Bronx cyclist doored, killed by bus

A 57 year old woman riding her bike was doored and flung into the path of a bus Wednesday morning.

The unidentified woman was cycling down Crotona Avenue this morning when a driver of a 2005 Toyota Camry opened the door right into her, throwing the cyclist directly into the path of a southbound BX17, according to the New York Daily News. Condolences to the cyclist, her family and those he knew her.

And now for the rant.

This part in the Daily News article especially ticks me off: “Cops issued the unidentified driver of the Camry a summons, though it was not immediately clear why.” How about New York vehicle & traffic code Section 1214?

Opening and closing vehicle doors. No person shall open the door of a motor vehicle on the side available to moving traffic unless and until it is reasonable safe to do so, and can be done without interfering with the movement of other traffic.

Don’t these morons know it’s ILLEGAL TO OPEN YOUR DOOR INTO TRAFFIC LIKE THAT? At least the News doesn’t report this as an “accident.”

If you, as a motorist, ever wonder why “entitled, selfish, inconsiderate” cyclists ride way out into the lane, this dooring incident is a prime example of why. It’s illegal to open the door into the path of any vehicle (including a cyclist), but I see people opening their doors adjacent to me almost every day I ride in traffic. I’d be dead or maimed if I rode in the door zone, so suck it up as I take the lane in front of you. My safety trumps your convenience in any system of ethics.

This NY1 article suggests bike lanes as a solution to the dooring problem, but many bike lanes are perfect door zone indicators.

If you don’t care about the cyclists, then consider it good for your own well being as well. Losing a hand to a bus can’t be fun.

Read Riin’s Door Zone Project for more examples.


  1. I get honked at once in a while for riding in the lane, but not loosing several decades off my life seems like a much bigger concern than being held up by a cyclist for 5 seconds.

  2. I avoid passing cyclists who are in the door zone for this very reason. I'm not commenting on the bus driver's actions in this story since I really don't understand the situation. Ugh… Either way, it's a tragedy.

    I wrote a blog entry on this subject. It details what happens when 20 tons of bus meets the hand and door of a driver opening their door into traffic. Not pretty:

  3. @BusDriver: I occasionally hear about a Santa Cruz bus that “catches a door.” The bus drivers stay outside the door zone if they can like you, but Santa Cruz streets are pretty narrow as well. I'll add the link to your post.

  4. This is distressing on multiple levels.
    The death of the cyclist could have been prevented if any ONE of the three drivers involved had been doing what they should have.

    First – the cyclist should not have been riding in the door zone. I don't know if there was a bike lane painted in the road to encourage this foolish behaviour, if the car was not up against the curb or what – but the cyclist should not have been that close to the car.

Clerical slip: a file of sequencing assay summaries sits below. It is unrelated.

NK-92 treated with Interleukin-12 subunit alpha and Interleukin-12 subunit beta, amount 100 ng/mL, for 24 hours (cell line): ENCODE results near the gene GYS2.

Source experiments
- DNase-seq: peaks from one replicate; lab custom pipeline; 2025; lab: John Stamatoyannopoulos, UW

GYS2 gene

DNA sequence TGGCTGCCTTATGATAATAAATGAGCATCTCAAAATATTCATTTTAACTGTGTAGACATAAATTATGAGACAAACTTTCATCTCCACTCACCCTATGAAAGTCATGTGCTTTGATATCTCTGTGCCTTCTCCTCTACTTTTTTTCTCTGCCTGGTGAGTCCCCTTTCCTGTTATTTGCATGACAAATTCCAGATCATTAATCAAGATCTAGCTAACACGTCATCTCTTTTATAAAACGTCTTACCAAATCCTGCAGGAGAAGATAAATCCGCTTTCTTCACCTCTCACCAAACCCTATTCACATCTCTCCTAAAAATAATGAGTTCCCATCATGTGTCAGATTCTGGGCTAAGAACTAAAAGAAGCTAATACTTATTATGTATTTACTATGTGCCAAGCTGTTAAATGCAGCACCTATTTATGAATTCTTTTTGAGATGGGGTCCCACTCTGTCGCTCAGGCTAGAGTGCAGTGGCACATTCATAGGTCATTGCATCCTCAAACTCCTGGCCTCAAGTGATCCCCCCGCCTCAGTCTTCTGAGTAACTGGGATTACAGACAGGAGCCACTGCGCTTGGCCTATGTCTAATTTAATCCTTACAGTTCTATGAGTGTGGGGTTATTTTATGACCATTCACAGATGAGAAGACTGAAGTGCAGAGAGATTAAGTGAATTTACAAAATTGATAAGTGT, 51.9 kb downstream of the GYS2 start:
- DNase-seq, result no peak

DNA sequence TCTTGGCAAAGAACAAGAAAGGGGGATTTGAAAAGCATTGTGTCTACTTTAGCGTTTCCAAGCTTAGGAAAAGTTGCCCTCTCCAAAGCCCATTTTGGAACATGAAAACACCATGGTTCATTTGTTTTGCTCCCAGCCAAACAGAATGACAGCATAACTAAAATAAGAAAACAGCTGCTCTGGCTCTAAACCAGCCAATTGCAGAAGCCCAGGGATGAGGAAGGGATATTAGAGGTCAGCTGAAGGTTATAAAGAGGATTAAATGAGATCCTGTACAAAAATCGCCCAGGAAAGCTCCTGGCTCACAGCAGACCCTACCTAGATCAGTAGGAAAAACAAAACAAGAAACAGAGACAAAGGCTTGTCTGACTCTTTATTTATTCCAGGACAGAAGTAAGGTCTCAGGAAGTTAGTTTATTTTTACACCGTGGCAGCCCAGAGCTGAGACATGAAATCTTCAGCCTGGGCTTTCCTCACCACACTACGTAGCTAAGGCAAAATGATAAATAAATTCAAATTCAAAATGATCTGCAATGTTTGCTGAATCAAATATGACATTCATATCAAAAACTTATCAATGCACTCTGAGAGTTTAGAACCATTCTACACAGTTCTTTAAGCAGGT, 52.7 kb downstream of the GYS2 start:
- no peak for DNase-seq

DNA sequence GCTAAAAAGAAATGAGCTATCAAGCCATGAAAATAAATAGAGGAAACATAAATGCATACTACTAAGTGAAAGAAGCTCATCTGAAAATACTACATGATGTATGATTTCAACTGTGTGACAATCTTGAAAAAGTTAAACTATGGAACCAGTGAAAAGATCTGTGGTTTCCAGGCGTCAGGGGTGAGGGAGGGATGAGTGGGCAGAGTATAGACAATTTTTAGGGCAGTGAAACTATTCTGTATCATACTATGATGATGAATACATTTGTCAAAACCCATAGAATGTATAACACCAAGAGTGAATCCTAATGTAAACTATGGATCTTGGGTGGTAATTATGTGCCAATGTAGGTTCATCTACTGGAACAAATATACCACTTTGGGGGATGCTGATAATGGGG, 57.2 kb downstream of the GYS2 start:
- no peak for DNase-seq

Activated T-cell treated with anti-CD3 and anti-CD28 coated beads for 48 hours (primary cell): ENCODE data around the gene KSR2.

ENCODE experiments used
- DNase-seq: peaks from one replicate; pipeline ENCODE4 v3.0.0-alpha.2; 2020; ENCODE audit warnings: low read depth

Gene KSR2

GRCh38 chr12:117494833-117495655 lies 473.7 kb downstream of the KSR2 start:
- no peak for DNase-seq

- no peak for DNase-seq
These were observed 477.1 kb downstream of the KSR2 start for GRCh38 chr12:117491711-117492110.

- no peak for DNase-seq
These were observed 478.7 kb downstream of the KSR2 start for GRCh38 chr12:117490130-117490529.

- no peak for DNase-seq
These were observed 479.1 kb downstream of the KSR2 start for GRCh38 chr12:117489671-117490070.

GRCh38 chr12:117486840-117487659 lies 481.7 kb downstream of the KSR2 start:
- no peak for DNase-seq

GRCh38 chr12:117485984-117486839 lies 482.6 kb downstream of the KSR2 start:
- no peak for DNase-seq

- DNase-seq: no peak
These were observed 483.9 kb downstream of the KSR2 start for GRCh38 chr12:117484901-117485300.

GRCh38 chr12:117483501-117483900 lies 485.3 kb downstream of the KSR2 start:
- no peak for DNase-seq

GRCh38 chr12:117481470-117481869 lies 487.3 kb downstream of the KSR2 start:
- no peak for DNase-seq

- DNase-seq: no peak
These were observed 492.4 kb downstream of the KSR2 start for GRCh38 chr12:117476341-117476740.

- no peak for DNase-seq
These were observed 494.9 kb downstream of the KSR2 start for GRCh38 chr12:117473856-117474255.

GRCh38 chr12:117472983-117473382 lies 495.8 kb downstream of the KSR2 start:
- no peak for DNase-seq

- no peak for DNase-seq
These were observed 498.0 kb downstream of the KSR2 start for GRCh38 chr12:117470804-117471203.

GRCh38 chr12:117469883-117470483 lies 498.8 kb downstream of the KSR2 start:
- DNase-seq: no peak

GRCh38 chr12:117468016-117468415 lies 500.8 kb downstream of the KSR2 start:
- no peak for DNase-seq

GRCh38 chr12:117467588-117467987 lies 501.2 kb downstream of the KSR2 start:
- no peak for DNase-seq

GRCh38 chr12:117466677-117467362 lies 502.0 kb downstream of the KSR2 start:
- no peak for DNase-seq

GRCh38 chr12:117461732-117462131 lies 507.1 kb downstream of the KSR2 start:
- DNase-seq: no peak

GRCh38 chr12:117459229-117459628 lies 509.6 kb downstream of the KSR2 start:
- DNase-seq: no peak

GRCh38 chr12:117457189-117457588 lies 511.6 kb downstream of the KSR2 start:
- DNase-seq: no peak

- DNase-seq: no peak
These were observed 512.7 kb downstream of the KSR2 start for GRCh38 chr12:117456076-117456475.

Second is that one clearly expects the car driver to look before opening the door. As was pointed out, this is not only stupid and careless, but illegal.

    Finally, one expects a higher level of competence from a bus driver. Bus drivers are professionals, and you would think that they would provide additional clearance to cyclists riding in the door zone.

  5. Horrifying. We can't ride in the door zone. We just can't. It's like Russian Roulette.

    Even riding all the way over the right in a non-parking situation is a problem, imho. If you are close to the gutter, trying to be generous or considerate to drivers, they'll pass you as if you do not exist, taking 100% of the lane for themselves and nearly killing you with a sideswipe.

    Take the lane. Not the whole lane, of course, but enough of it for drivers to know you are there and that Yes, they do need to move to the left a bit to avoid you.

    I'm so sad for this cyclist and her family.

  6. Re: bystanders wanting bike lanes to be installed: It looks from Google Maps like there is no extra width for bike lanes, except … IN THE DOOR ZONE! So that would be even further encouragement to bicyclists to ride in it. I think that would increase danger more than any effect of “reminding” motorists to look before opening their doors would decrease it. No good.

  7. I am not a huge advocate of bike lanes, partially because of this, but I wonder why it is that when city planners are looking at how to use a street, on street parking is usually given a higher priority than accommodation of bicycles. Isn't the purpose of the street to provide a transit corridor, not as storage space for private vehicles?

  8. This is so sad and I have G-d Help and Protection on my for her. Respect and consideration is for everyone but especially for G-d. Freedom of speech and religion is never allowed by prejudice and selfish people who just want control over what they want for themselves. Bad reverse psychology really needs to stop.

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